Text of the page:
What we’ve achieved so far

  • Early childhood teacher and educator roles in funded kindergarten programs have grown by more than 50% since the start of Three-Year-Old Kindergarten in 2019.
  • Over 4,000 scholarships have been awarded to remove financial barriers and support more people to become early childhood teachers.
  • Up to 1,700 educators are being supported to upskill to become teachers through the Innovative Initial Teacher Education initiative.
  • Over 200 students have been supported through the Early Childhood Educator Traineeships program to work in the sector while completing their qualification.
  • Almost 1,000 teachers have participated in the End-to-End Workforce Supports program, including coaching, for early career professionals.
  • Almost 2,000 grants have been awarded to assist teachers progress to full registration.
  • Over 4,000 professionals have engaged with the Three-Year-Old Teaching Toolkit to support evidence-informed practice.
  • Over 1,200 experienced teachers have participated in the Effective Mentoring Program, to ensure that their knowledge and expertise is shared with early career teachers.

Continuing our partnership approach

The Best Start, Best Life Workforce Strategy builds on our previous kindergarten workforce strategies and sets out our priorities to value and grow the kindergarten workforce to support the delivery of Three-Year-Old Kindergarten and the transition to Pre-Prep. These priorities complement the range of sector-led initiatives in place to attract, retain and develop a skilled workforce.

The foundation of our workforce strategy continues to be informed by what the workforce, the sector and stakeholders have been telling us about challenges and opportunities, as well as ways we can collaborate.

Through the extensive Best Start, Best Life consultation process, we heard directly from early childhood teachers and educators, both highly experienced and those new to the sector, those in sessional kindergartens and in long day care services, working in small services and for large providers, and across metropolitan and regional Victoria.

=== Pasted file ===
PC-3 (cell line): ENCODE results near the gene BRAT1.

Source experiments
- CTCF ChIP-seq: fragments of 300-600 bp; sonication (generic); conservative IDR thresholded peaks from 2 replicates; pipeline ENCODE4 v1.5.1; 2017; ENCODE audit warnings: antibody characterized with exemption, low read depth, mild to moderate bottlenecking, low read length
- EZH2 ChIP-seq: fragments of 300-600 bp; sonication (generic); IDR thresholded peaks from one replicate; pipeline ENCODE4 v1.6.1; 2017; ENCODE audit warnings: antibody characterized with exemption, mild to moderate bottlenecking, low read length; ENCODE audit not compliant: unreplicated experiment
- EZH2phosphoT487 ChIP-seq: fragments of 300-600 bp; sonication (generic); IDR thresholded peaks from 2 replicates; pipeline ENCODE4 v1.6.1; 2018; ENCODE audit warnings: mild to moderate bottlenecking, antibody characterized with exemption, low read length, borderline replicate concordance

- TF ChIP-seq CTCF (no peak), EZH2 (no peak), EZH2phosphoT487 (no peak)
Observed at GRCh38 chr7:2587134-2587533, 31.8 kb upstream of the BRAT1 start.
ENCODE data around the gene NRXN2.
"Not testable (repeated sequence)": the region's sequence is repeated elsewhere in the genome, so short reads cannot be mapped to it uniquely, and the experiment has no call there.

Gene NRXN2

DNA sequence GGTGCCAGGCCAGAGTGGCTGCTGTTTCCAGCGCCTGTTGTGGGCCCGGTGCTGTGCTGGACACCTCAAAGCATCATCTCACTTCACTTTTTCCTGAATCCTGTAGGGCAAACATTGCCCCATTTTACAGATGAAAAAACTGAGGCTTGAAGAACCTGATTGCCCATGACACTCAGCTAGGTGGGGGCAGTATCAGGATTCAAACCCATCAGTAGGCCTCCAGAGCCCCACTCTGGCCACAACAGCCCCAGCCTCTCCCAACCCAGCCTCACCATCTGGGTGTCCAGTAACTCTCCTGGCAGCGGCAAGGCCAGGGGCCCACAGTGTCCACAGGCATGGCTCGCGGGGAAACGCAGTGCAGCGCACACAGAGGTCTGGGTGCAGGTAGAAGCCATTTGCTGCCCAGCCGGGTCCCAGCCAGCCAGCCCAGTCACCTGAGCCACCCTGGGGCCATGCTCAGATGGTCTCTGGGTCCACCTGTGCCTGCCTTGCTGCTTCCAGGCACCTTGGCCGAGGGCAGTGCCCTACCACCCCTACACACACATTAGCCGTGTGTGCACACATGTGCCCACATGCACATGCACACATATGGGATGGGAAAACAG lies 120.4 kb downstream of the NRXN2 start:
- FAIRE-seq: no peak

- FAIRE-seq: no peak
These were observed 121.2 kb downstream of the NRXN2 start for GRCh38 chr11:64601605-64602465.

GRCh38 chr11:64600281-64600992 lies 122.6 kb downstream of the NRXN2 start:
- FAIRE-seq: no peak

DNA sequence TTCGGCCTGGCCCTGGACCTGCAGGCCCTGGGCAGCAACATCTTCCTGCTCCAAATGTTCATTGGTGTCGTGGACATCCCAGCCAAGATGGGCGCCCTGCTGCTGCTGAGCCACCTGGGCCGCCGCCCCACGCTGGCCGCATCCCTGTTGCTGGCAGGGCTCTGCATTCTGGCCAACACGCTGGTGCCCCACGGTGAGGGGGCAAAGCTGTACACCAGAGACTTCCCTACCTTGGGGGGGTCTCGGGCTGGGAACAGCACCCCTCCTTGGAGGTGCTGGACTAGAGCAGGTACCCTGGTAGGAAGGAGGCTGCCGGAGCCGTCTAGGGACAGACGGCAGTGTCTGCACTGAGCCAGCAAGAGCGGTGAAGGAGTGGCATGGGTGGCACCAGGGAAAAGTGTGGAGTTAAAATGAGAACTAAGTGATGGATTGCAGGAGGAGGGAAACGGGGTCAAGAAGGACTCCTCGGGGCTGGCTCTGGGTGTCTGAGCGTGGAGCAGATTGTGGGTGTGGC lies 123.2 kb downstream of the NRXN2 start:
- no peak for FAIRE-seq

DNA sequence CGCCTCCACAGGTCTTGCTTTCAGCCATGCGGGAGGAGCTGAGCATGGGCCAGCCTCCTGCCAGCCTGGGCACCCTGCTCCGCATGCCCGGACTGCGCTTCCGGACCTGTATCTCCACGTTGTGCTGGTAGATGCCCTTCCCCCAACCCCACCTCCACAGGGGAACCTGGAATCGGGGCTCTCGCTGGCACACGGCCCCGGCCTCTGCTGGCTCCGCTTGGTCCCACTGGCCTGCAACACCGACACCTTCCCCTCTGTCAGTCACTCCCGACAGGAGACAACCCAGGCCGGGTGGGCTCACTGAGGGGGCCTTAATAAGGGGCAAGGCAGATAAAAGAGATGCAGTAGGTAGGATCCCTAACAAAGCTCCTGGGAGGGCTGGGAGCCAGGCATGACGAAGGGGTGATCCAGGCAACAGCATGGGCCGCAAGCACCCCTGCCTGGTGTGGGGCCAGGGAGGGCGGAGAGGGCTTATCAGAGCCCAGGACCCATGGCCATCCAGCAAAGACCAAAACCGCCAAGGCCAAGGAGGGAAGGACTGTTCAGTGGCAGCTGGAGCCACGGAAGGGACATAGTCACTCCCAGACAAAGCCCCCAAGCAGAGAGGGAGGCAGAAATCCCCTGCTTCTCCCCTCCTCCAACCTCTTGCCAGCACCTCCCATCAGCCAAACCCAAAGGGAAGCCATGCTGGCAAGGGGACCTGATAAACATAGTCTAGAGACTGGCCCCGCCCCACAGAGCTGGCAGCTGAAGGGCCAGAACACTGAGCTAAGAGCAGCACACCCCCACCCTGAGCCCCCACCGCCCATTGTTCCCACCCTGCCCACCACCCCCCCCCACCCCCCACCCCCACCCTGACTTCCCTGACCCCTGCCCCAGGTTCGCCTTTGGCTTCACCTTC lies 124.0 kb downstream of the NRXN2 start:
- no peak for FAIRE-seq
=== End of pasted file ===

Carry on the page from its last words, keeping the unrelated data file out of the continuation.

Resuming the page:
The workforce recognises the Victorian Government’s commitment to early childhood education and want to be influential in the implementation of the Best Start, Best Life reforms. We heard about the practical experience of reform and what helps the workforce to feel supported and confident to deliver quality kindergarten programs in new ways.

We heard that as the workforce expands it is important that the existing workforce continues to be supported and their expertise respected. Professional learning, career development and supports need to target the breadth of the workforce – teachers, educators and service leaders; those early in their career right through to the sector’s most experienced professionals.

We also heard the importance of valuing all teachers and educators delivering early childhood education, whether it is in kindergarten or long day care services, and that wages and conditions are key factors in this.

There was recognition of the additional funding the Victorian Government provides to those services that are signatories to the Victorian Early Childhood Teachers and Educators Agreement 2020 or the Early Education Employees Agreement 2020 to support them to meet wages and conditions under those and analogue agreements. There was also recognition of the critical role the Commonwealth has to play as the primary funder of the broader early childhood education and care sector, given many teachers and educators are delivering kindergarten programs in long day care services.